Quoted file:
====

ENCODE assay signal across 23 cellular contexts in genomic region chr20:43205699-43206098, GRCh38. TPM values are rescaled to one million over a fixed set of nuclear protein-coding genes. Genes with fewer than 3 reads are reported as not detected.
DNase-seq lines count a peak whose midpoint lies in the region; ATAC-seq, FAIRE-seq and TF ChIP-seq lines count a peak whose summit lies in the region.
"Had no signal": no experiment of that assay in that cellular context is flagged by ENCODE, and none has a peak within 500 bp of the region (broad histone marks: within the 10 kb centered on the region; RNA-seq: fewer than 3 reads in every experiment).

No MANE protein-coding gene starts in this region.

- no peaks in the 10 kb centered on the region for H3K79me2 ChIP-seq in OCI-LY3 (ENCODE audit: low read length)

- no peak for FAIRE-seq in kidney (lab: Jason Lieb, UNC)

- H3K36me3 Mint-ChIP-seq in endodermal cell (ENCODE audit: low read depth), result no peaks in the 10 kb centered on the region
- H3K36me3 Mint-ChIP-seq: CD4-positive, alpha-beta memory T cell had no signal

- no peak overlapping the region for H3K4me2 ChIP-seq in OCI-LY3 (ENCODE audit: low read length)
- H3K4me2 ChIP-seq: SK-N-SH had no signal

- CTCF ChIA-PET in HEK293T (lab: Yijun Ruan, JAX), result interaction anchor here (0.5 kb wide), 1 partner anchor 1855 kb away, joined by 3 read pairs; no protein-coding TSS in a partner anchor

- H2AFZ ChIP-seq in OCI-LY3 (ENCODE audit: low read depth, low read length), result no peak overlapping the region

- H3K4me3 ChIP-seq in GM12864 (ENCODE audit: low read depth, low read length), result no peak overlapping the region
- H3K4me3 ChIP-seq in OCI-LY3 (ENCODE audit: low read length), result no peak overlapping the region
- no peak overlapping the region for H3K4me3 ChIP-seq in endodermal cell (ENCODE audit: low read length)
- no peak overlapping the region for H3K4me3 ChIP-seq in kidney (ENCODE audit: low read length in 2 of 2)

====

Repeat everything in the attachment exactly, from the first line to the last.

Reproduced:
ENCODE assay signal across 23 cellular contexts in genomic region chr20:43205699-43206098, GRCh38. TPM values are rescaled to one million over a fixed set of nuclear protein-coding genes. Genes with fewer than 3 reads are reported as not detected.
DNase-seq lines count a peak whose midpoint lies in the region; ATAC-seq, FAIRE-seq and TF ChIP-seq lines count a peak whose summit lies in the region.
"Had no signal": no experiment of that assay in that cellular context is flagged by ENCODE, and none has a peak within 500 bp of the region (broad histone marks: within the 10 kb centered on the region; RNA-seq: fewer than 3 reads in every experiment).

No MANE protein-coding gene starts in this region.

- no peaks in the 10 kb centered on the region for H3K79me2 ChIP-seq in OCI-LY3 (ENCODE audit: low read length)

- no peak for FAIRE-seq in kidney (lab: Jason Lieb, UNC)

- H3K36me3 Mint-ChIP-seq in endodermal cell (ENCODE audit: low read depth), result no peaks in the 10 kb centered on the region
- H3K36me3 Mint-ChIP-seq: CD4-positive, alpha-beta memory T cell had no signal

- no peak overlapping the region for H3K4me2 ChIP-seq in OCI-LY3 (ENCODE audit: low read length)
- H3K4me2 ChIP-seq: SK-N-SH had no signal

- CTCF ChIA-PET in HEK293T (lab: Yijun Ruan, JAX), result interaction anchor here (0.5 kb wide), 1 partner anchor 1855 kb away, joined by 3 read pairs; no protein-coding TSS in a partner anchor

- H2AFZ ChIP-seq in OCI-LY3 (ENCODE audit: low read depth, low read length), result no peak overlapping the region

- H3K4me3 ChIP-seq in GM12864 (ENCODE audit: low read depth, low read length), result no peak overlapping the region
- H3K4me3 ChIP-seq in OCI-LY3 (ENCODE audit: low read length), result no peak overlapping the region
- no peak overlapping the region for H3K4me3 ChIP-seq in endodermal cell (ENCODE audit: low read length)
- no peak overlapping the region for H3K4me3 ChIP-seq in kidney (ENCODE audit: low read length in 2 of 2)